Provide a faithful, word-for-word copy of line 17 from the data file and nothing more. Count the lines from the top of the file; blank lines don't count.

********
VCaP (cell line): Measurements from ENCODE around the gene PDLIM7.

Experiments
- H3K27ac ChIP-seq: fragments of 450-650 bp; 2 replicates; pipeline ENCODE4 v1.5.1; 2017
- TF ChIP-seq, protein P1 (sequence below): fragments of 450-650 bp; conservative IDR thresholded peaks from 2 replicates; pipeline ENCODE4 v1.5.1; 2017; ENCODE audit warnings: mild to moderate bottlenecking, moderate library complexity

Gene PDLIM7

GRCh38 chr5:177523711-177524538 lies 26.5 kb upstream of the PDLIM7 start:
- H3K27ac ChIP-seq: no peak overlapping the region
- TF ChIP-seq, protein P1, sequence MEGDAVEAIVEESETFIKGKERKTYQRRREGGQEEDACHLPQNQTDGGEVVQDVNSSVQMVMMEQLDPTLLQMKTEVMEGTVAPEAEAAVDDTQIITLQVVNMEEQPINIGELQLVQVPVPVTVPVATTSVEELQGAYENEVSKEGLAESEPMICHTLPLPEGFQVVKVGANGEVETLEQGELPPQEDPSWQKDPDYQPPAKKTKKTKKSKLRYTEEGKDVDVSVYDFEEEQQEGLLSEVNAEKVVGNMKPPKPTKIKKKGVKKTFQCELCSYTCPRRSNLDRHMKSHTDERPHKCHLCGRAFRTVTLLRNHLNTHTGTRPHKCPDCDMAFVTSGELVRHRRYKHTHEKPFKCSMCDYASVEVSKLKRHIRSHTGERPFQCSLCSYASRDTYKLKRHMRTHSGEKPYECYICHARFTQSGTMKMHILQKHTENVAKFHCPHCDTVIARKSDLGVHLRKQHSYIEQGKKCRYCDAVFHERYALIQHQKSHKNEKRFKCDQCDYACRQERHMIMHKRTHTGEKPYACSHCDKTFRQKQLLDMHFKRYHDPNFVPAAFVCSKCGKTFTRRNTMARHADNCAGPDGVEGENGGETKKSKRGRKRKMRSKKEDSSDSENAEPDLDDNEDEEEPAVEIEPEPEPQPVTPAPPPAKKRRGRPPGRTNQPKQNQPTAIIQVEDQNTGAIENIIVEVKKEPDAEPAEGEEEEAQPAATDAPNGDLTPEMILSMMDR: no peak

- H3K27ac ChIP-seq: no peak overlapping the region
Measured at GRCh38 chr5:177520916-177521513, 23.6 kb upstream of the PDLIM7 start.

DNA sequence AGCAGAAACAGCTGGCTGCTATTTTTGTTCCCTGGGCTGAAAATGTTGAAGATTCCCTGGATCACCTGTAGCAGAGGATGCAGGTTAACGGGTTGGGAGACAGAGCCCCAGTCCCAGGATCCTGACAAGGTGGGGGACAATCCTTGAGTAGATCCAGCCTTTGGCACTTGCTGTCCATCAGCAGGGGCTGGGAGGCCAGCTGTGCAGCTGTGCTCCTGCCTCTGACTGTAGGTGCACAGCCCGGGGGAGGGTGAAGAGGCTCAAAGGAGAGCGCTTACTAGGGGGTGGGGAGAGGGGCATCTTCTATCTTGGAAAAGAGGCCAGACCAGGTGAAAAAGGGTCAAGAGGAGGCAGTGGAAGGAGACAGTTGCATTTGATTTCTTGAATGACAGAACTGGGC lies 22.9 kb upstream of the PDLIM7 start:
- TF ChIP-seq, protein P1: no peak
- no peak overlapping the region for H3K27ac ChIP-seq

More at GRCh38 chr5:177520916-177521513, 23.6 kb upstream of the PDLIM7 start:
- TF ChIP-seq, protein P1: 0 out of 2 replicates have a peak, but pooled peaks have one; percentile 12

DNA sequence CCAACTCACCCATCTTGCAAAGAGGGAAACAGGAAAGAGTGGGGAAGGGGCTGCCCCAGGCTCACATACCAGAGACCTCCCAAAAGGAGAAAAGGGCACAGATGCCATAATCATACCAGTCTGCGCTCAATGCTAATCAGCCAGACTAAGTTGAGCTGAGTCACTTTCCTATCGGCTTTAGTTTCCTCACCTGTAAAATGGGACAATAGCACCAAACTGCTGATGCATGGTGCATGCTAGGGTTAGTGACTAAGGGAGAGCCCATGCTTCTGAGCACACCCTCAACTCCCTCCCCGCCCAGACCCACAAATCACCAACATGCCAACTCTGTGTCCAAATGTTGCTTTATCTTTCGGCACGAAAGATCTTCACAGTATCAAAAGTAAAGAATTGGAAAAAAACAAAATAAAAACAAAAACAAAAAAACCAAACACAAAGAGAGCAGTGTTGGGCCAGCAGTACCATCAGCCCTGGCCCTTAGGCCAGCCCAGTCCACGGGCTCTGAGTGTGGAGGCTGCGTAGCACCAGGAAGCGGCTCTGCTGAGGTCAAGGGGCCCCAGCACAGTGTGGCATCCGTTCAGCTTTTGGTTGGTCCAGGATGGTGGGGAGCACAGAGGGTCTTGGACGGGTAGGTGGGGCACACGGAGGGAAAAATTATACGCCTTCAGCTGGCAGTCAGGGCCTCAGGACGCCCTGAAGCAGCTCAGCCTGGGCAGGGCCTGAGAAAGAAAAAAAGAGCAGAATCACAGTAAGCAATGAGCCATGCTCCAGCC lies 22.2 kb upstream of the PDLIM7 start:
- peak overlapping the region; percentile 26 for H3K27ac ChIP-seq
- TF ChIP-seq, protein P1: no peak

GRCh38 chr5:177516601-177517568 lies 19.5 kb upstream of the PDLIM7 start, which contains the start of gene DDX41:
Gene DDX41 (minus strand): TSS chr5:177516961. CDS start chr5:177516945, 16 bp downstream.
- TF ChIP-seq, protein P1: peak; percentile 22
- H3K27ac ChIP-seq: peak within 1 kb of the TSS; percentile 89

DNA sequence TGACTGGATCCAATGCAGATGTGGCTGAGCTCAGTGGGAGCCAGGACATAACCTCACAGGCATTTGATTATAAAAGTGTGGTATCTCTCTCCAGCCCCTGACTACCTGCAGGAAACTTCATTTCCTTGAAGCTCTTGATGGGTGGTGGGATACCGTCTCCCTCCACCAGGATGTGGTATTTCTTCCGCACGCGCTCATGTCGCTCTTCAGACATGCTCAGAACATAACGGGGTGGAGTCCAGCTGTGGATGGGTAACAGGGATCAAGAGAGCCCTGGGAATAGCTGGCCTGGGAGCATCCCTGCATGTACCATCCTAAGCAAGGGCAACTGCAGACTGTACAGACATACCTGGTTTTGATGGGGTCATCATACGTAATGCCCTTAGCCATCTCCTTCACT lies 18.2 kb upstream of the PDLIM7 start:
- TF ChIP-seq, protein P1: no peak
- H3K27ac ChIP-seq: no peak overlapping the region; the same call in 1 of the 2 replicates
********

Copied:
- peak overlapping the region; percentile 26 for H3K27ac ChIP-seq